Oaxaca 2015: Day 2 – Santa Ana del Rio
Today was a very long, but incredibly rewarding day. I got up around seven in the morning and had my street tacos before meeting the rest of the Danzantes gang over at the main office. We crammed into two large vehicles and prepared ourselves for the long drive to Santa Ana del Rio—one of the villages featured in the Alipus mezcal collection. They said it was going to take a while to get there; and it did. But there was plenty to see along the way.
Santa Ana is about three hours south of Oaxaca City and is situated deep within the mountains surrounding the valley. By the time you reach the turnoff that says "Santa Ana - 26", you think to yourself: "Oh, we're only twenty six miles from Santa Ana!" But you're really still a good hour's drive from the village. Those twenty six miles are pure dirt and gravel with everyone in the car bracing themselves for the next big dip in the road. Snapping photos through the window is possible, but every third photo ends up being a jittery shot of the handle over the window because your lens ends up getting tossed upward from the turbulance. Can you spot the cultivated agave fields adorning the steep mountains slopes?
In a way, visiting the mountains of Oaxaca is just like visiting the mountains around the Napa Valley—it's a bunch of wilderness with a few crops growing sporadically along specifically-chosen hillsides. Of all the various spirits, mezcal is really the most like wine. There are so many similarities. In between the rows of Espadin, you'll come across the occasional wild agave growing amidst the pack. We saw various examples of Tobalá, Tepextate, and Madrecuixe along the way.
We also passed a lone cortador harvesting some agave and using his burro to carry the load. Oaxacans don't use the term jimador like the tequila producers in Jalisco do to refer to their agave harvesters.
After a good hour of bumping and grinding you finally come to the river, or the rio in the name Santa Ana del Rio. It's the same river that passes by other fairly well-known mezcal-producing pueblos like San Juan del Rio and San Luis del Rio (also villages featured in the Alipús portfolio). It flows somewhat red like the earth underneath it and splits the village from the distillery itself. You have to actually drive (or walk) across the river to reach the mezcal-producing area.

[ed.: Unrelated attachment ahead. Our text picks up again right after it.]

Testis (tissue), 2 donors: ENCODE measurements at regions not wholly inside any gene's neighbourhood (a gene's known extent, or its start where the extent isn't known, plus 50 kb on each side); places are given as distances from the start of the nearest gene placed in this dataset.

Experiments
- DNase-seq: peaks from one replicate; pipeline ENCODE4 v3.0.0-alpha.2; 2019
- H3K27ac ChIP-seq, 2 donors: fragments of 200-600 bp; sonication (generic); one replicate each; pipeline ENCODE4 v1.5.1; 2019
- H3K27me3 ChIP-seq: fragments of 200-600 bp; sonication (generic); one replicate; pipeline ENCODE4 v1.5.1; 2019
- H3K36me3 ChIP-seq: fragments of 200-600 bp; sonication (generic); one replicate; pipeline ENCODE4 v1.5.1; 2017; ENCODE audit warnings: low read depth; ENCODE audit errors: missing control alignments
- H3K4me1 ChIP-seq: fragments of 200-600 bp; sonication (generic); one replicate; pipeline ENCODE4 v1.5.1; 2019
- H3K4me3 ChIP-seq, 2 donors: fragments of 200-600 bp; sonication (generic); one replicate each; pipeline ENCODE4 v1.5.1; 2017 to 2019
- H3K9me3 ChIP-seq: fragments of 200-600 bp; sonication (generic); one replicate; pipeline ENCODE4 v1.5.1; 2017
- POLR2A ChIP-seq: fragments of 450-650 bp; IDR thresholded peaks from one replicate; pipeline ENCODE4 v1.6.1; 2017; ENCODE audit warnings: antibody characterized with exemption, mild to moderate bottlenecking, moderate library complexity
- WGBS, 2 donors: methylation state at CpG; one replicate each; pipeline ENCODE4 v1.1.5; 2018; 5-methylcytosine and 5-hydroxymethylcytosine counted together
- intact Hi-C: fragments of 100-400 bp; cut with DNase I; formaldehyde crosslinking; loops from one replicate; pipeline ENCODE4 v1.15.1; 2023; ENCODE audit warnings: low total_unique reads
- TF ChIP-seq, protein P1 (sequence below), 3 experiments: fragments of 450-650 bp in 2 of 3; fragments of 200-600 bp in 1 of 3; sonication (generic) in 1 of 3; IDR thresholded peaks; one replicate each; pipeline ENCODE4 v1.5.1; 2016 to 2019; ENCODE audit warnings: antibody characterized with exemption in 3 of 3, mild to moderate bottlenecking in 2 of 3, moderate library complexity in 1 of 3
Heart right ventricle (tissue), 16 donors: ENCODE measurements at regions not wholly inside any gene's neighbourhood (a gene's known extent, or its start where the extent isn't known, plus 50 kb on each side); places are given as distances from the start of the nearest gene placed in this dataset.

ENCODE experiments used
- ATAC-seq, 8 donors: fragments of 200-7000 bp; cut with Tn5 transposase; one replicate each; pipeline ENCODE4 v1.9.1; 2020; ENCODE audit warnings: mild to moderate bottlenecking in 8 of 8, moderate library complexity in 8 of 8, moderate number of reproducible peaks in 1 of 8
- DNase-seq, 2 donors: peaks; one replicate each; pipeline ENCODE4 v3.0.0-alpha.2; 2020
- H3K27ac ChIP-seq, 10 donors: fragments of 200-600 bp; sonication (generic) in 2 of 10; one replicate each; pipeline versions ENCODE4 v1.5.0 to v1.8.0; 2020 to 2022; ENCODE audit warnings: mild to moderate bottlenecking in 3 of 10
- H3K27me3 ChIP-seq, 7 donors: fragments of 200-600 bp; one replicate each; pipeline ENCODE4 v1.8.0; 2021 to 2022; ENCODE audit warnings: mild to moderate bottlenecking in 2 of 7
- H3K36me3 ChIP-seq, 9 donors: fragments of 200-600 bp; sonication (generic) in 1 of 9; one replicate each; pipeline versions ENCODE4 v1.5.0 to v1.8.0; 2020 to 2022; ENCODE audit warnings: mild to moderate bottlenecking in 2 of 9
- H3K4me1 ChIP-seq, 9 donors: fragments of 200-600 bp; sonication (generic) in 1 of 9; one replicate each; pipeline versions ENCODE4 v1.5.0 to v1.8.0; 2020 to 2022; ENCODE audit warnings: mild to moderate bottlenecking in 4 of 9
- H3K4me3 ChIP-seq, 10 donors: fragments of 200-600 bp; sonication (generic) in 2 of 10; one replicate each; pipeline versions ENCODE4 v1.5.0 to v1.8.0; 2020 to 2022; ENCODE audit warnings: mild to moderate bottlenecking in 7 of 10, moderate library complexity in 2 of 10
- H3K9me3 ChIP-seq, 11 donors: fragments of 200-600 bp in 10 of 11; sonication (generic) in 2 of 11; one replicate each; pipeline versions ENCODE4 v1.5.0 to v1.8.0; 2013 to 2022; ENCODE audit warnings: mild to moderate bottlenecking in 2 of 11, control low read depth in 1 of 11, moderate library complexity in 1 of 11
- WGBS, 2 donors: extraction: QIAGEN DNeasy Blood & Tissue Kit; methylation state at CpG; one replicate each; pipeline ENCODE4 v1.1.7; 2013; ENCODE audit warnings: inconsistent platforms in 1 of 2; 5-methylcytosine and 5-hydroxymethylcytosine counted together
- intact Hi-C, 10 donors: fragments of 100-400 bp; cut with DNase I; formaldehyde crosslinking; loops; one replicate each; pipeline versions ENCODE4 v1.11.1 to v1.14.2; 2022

And suddenly you can smell the roasted agave in the air. You pull into the stony driveway and there in front of you is the agave pit and the huge tahona used to mash the piñas into a mass of fermentable pulp. You just need to give each agave a few whacks with a machete first. Then you're in business.
So what is the Alipús label and what does it represent in the world of mezcal? Alipús is a series made from contracted mezcales, purchased and marketed by the Danzantes group in Oaxaca, and imported into California by Craft Distillers. Each label corresponds to a specific village where the producer is located. All of them are made entirely from Espadin agave (with the exception of the San Andres that has a smidge of something else thrown in during fermentation). The point is to show the geographical differences that terroir, fermentation, and water ultimately play in the flavor of each spirit. Other than the three main factors I just mentioned, they're all basically produced the same way—made from Espadin agave roasted in an open pit, fermented in used wood, and double-distilled in a wood-fired pot still. Let me break those steps down for you again:
1) The Espadin agave piñas are roasted in an open pit.
2) Then they're hacked to pieces with a machete and ground into a pulp by a huge stone wheel being pulled by a donkey (in this case a horse being attacked by a crazed goat).
3) Then fermented in wooden washbacks for about eight days (give or take depending on the temperature outside)
4) Then they're distilled in these brick oven stills by this man: Meleton Contreras.
Not alone, of course. He's supported by the rest of his family: his son Lucio, along with cousin Eduardo Hernandez, his sister Minerva, and her husband Enrique (and their kid, little Luis!). The mezcal bottled under the Alipús Santa Ana del Rio label is truly a family affair. I asked Lucio (pictured to the right) what made the agave near Santa Ana so special, and he said the sugar levels. There's always an extreme ripeness to the piñas, he said, which makes fermentation a breeze.
But behind every project of men, there's always an omniscient woman running the show, keeping everyone in line, and letting the boys think they're in charge. Let me introduce you to my new best friend: Karina from the Danzantes group. She is an absolute superstar. No joke. She took the wheel for the entire drive to Santa Ana and not only manned the most ungodly of roads, but also pointed out every species of agave along the way, as well as differentiated between the soil types and how each specific tierra affects the ultimate flavor of the mezcal. I learned more from her about mezcal in three hours (translating her Spanish into English) than I have from anyone else in the last three years. I'll have a lot more to say about her later on. I'm completely smitten with her at the moment.
After a long day drinking mezcal at the Santa Ana distillery, it was time to head up towards the village itself and hang out at the family house with la abuela. What a place to take a load off and grab a bite to eat!
Mmmmm...caldo de pollo, por favor.
Then it was time for the three hour drive back to Oaxaca City. Check out that lone cortador still harvesting agave on the side of the mountain. He's had an even longer day than I have!